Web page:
Background: Transfemoral access is the standard approach for transcatheter aortic valve replacement (TAVR). However, an important proportion of TAVR patients may not be considered for transfemoral access because of anatomic reasons - for these patients, an alternative access route must be considered. The objective of this study was to assess the safety and efficacy of percutaneous transaxillary TAVR as compared to surgically assisted transsubclavian TAVR and to report the feasibility of next-day discharge following this percutaneous approach. Methods: Since January 2019, all transaxillary TAVR at our institution were performed using a standardized percutaneous approach - this was compared to our prior experience with transsubclavian TAVR via surgical cut down. Results: Sixty-four patients underwent transsubclavian/axillary TAVR since 2014: 40 surgically assisted transsubclavian (2014-2018) and 24 fully percutaneous transaxillary TAVR (2019-2020). Both groups had similar baseline characteristics. In the surgically assisted TAVR group, six major vascular complications were encountered and six patients were rehospitalized within 30 days after TAVR vs. no patients with a major vascular complication and one patient rehospitalized within 30 days in the percutaneous transaxillary group. Hospitalization was significantly shorter for patients treated by percutaneous vs. surgical approach (1.2 vs. 4.4 days; p < 0.001). Twenty out of 24 percutaneous transaxillary TAVR patients (83%) were discharged the day after TAVR. Conclusion: Percutaneous transaxillary TAVR is a safe and effective treatment option for patients not suitable for transfemoral TAVR. Significant reduction in hospital length-of-stay was noted in percutaneous transaxillary vs. surgically assisted transsubclavian TAVR.

Percutaneous Transaxillary versus Surgically- Assisted Transsubclavian TAVR: A Single Center Experience

Giulia Costa;
2020

Abstract

Background: Transfemoral access is the standard approach for transcatheter aortic valve replacement (TAVR). However, an important proportion of TAVR patients may not be considered for transfemoral access because of anatomic reasons - for these patients, an alternative access route must be considered. The objective of this study was to assess the safety and efficacy of percutaneous transaxillary TAVR as compared to surgically assisted transsubclavian TAVR and to report the feasibility of next-day discharge following this percutaneous approach. Methods: Since January 2019, all transaxillary TAVR at our institution were performed using a standardized percutaneous approach - this was compared to our prior experience with transsubclavian TAVR via surgical cut down. Results: Sixty-four patients underwent transsubclavian/axillary TAVR since 2014: 40 surgically assisted transsubclavian (2014-2018) and 24 fully percutaneous transaxillary TAVR (2019-2020). Both groups had similar baseline characteristics. In the surgically assisted TAVR group, six major vascular complications were encountered and six patients were rehospitalized within 30 days after TAVR vs. no patients with a major vascular complication and one patient rehospitalized within 30 days in the percutaneous transaxillary group. Hospitalization was significantly shorter for patients treated by percutaneous vs. surgical approach (1.2 vs. 4.4 days; p < 0.001). Twenty out of 24 percutaneous transaxillary TAVR patients (83%) were discharged the day after TAVR. Conclusion: Percutaneous transaxillary TAVR is a safe and effective treatment option for patients not suitable for transfemoral TAVR. Significant reduction in hospital length-of-stay was noted in percutaneous transaxillary vs. surgically assisted transsubclavian TAVR.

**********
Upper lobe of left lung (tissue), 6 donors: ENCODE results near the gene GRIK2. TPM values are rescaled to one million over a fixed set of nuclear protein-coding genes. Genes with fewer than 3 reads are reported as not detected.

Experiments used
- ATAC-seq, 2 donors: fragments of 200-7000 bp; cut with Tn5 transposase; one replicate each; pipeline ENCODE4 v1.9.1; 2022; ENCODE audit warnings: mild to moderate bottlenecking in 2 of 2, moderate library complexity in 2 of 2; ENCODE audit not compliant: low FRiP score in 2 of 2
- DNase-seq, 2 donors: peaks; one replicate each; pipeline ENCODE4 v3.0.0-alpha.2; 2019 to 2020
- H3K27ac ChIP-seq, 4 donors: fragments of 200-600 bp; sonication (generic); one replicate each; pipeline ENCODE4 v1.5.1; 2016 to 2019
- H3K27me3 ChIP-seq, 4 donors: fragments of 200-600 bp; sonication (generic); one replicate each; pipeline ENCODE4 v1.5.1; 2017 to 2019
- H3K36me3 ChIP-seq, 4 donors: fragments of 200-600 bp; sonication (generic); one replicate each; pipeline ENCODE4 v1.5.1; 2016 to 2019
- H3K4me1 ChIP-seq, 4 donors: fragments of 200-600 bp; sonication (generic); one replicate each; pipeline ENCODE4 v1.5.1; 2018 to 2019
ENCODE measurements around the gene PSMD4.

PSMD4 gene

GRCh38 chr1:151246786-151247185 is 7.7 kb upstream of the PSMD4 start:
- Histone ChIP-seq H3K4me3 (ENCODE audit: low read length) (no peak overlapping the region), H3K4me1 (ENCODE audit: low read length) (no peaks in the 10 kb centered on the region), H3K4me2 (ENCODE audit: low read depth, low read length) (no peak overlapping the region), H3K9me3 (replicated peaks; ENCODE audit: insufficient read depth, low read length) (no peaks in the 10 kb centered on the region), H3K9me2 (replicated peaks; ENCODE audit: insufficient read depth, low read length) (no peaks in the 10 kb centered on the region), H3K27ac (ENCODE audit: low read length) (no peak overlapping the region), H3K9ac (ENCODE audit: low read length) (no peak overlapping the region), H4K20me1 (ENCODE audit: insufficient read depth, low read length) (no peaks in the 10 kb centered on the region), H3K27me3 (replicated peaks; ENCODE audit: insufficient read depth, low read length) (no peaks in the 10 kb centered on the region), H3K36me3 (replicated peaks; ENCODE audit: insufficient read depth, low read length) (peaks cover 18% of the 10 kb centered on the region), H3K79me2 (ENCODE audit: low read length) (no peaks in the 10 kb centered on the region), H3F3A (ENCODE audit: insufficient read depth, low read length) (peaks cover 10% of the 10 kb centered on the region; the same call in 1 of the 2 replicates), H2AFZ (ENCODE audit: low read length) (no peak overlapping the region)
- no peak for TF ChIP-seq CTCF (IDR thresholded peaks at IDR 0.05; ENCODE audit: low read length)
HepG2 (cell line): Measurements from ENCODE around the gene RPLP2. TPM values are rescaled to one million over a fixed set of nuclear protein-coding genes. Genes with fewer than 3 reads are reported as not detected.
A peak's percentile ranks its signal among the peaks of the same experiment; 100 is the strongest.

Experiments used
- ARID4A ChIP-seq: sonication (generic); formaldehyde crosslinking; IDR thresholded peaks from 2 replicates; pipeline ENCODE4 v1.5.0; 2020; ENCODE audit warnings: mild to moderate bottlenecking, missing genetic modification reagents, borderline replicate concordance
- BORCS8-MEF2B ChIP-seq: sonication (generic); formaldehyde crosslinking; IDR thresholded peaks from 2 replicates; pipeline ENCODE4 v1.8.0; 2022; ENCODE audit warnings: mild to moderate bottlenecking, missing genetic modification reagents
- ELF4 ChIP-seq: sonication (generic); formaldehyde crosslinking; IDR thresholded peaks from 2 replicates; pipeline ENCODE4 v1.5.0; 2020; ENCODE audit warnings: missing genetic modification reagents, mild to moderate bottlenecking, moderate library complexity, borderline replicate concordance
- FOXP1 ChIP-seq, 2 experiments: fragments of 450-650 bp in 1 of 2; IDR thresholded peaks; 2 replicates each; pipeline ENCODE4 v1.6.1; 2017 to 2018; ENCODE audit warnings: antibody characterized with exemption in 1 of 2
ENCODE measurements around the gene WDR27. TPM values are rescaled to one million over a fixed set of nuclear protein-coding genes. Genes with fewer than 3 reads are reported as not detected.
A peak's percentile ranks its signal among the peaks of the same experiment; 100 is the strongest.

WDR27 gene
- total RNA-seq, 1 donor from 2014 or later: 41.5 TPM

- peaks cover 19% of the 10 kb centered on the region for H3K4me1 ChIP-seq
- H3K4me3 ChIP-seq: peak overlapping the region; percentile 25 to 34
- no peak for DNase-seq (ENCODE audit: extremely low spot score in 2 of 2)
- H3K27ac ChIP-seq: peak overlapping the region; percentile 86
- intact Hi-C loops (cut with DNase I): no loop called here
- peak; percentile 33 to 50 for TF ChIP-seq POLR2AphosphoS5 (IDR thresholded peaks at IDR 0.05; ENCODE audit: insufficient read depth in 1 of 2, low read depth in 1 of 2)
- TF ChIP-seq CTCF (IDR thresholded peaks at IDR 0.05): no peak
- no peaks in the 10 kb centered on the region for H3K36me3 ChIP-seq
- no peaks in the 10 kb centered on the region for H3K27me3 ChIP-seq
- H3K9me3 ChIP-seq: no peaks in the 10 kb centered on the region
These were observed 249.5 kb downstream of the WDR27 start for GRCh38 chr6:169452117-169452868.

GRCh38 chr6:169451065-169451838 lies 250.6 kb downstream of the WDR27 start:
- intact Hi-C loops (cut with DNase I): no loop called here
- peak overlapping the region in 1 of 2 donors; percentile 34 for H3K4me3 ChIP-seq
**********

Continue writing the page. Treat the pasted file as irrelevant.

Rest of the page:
Wilkins, Ben; Bielauskas, Gintautas; Costa, Giulia; Fukutomi, Motoki; Soendergaard, Lars; De Backer, Ole
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Utilizza questo identificativo per citare o creare un link a questo documento: http://hdl.handle.net/11568/1146549
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